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Harper's Encyclopedia of United States History (ed. Benson Lossing) 28 0 Browse Search
Rebellion Record: a Diary of American Events, Diary from December 17, 1860 - April 30, 1864 (ed. Frank Moore) 22 0 Browse Search
The Photographic History of The Civil War: in ten volumes, Thousands of Scenes Photographed 1861-65, with Text by many Special Authorities, Volume 3: The Decisive Battles. (ed. Francis Trevelyan Miller) 20 0 Browse Search
Baron de Jomini, Summary of the Art of War, or a New Analytical Compend of the Principle Combinations of Strategy, of Grand Tactics and of Military Policy. (ed. Major O. F. Winship , Assistant Adjutant General , U. S. A., Lieut. E. E. McLean , 1st Infantry, U. S. A.) 18 0 Browse Search
Southern Historical Society Papers, Volume 8. (ed. Reverend J. William Jones) 14 0 Browse Search
Knight's Mechanical Encyclopedia (ed. Knight) 12 0 Browse Search
Southern Historical Society Papers, Volume 26. (ed. Reverend J. William Jones) 12 0 Browse Search
Maj. Jed. Hotchkiss, Confederate Military History, a library of Confederate States Military History: Volume 3, Virginia (ed. Clement Anselm Evans) 12 0 Browse Search
Rebellion Record: a Diary of American Events: Documents and Narratives, Volume 1. (ed. Frank Moore) 12 0 Browse Search
C. Edwards Lester, Life and public services of Charles Sumner: Born Jan. 6, 1811. Died March 11, 1874. 12 0 Browse Search
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Browsing named entities in William Schouler, A history of Massachusetts in the Civil War: Volume 1. You can also browse the collection for Capitol (Utah, United States) or search for Capitol (Utah, United States) in all documents.

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t in Baltimore on the north side of the city. Here the locomotive is detached, and the cars for Washington are drawn by horses about two miles, across the lower part of the city, to the depot of the Baltimore and Washington Railroad, on the south side of the city, where the locomotive is again attached, and the train taken by steam-power to Washington. It is one hundred miles from Philadelphia to Baltimore, and about forty from that city to Washington. Colonel Jones's account is dated Capitol, Washington, April 22, 1861. He says,— After leaving Philadelphia, I received intimation that the passage through the city of Baltimore would be resisted. This is an error. The information was received before the regiment left Philadelphia. I caused ammunition to be distributed and arms loaded, and went personally through the cars, and issued the following order; viz.,— The regiment will march through Baltimore in columns of sections, arms at will. You will undoubtedly be in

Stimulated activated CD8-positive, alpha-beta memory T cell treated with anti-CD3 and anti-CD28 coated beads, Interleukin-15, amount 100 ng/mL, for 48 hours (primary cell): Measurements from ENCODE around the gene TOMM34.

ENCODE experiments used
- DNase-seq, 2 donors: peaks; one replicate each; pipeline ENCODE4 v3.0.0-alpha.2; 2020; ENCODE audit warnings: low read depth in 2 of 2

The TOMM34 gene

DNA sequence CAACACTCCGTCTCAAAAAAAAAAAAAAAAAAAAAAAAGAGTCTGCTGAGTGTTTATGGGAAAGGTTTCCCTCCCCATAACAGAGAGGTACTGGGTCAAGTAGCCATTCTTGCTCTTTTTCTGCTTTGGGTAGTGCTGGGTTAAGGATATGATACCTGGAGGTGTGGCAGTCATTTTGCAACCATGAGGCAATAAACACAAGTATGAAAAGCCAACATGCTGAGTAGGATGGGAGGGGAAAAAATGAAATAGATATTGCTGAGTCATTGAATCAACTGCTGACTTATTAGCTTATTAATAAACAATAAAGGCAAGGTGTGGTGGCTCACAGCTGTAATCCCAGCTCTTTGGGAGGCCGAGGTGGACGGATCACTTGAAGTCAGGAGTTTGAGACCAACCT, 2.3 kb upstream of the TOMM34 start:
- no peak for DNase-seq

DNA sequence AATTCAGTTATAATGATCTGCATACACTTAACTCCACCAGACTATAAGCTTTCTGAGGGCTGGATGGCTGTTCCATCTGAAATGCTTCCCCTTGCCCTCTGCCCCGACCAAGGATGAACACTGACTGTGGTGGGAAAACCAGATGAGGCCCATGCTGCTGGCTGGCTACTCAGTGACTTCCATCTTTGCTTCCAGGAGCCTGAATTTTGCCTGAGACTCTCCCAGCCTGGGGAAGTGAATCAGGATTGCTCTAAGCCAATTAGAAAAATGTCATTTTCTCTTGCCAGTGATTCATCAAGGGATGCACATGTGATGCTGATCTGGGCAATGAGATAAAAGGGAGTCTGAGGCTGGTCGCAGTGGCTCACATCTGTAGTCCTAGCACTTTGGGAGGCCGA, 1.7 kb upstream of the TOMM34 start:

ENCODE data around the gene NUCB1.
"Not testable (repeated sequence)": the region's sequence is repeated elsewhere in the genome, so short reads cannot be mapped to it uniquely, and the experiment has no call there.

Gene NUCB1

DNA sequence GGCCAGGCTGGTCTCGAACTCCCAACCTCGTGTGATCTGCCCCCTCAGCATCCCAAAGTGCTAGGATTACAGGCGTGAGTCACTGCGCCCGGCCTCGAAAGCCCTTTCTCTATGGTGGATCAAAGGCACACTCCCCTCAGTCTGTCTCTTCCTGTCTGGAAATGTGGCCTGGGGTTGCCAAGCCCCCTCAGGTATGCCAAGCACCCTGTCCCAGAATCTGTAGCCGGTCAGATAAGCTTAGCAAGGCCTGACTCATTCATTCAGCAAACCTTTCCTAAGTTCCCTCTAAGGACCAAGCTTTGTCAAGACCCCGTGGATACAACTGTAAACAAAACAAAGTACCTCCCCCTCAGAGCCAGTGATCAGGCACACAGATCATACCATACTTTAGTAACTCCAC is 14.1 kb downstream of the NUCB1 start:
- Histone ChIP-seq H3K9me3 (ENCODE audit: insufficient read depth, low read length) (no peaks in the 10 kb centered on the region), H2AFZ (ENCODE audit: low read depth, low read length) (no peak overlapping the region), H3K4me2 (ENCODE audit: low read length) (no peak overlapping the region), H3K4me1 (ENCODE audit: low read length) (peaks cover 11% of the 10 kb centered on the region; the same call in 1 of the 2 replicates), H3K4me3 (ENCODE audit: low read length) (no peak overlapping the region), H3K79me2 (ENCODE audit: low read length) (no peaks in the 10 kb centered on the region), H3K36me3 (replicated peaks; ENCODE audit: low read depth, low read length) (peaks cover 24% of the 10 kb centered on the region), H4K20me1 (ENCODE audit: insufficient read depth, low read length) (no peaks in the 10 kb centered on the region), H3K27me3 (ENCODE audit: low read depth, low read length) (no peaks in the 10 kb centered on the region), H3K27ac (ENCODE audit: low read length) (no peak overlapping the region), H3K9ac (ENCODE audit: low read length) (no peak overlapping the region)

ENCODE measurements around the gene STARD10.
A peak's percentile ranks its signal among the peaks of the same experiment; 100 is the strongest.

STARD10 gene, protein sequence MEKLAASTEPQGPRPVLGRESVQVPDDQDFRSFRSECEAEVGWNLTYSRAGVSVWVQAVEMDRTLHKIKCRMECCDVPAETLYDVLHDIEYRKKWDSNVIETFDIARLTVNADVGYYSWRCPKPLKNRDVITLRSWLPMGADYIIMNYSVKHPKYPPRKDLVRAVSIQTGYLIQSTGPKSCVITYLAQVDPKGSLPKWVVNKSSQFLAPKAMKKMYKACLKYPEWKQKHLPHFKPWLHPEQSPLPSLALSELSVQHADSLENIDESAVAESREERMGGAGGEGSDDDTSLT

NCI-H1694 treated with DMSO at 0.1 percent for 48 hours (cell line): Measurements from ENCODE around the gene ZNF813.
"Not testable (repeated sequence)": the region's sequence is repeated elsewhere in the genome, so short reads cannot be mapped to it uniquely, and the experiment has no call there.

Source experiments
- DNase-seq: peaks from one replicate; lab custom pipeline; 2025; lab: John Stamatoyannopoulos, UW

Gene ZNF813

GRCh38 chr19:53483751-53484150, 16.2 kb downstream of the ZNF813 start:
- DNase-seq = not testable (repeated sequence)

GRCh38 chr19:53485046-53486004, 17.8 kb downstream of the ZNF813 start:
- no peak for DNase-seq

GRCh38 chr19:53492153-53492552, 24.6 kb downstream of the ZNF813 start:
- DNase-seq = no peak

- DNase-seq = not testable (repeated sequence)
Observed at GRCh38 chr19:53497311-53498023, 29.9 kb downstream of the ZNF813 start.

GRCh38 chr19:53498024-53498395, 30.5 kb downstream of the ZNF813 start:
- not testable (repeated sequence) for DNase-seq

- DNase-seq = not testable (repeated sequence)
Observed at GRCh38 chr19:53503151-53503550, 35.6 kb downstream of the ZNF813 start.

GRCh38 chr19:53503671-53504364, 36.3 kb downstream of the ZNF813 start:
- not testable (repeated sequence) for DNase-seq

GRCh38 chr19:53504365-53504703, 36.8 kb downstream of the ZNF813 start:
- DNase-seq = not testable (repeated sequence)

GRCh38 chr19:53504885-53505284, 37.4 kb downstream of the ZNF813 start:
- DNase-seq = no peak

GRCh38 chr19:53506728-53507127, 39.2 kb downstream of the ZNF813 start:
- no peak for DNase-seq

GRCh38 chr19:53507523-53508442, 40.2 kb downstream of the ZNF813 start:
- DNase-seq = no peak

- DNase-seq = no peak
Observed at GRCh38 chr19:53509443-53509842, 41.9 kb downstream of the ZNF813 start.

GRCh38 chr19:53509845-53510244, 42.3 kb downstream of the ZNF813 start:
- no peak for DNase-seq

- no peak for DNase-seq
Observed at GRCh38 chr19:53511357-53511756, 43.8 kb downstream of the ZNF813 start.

the day before in my visit to the fortifications. A number of friends called during the day, among whom was Governor Corwin, of Ohio, with whom I agreed to spend the next evening. He has recently returned from Mexico; his health is good, and his conversational powers are as wonderful as ever. Monday, Oct. 24.—I hired a carriage, and at ten o'clock was on my way to visit our heavy artillery companies which garrison the forts on the Maryland side of the Potomac. Our route was over the Capitol Hill, and then near the Navy Yard, where we crossed what is called the East Branch, a stream which runs up to Bladensburg. On the bridge I met Major Allen and a lieutenant of our Third Regiment Heavy Artillery, who were going to Washington, and from them I received instructions how to proceed. After parting with them, and about midway over the bridge, I was surprised and shocked at seeing a cavalry soldier on horseback, dragging, with a rope about twenty feet long, two colored women, who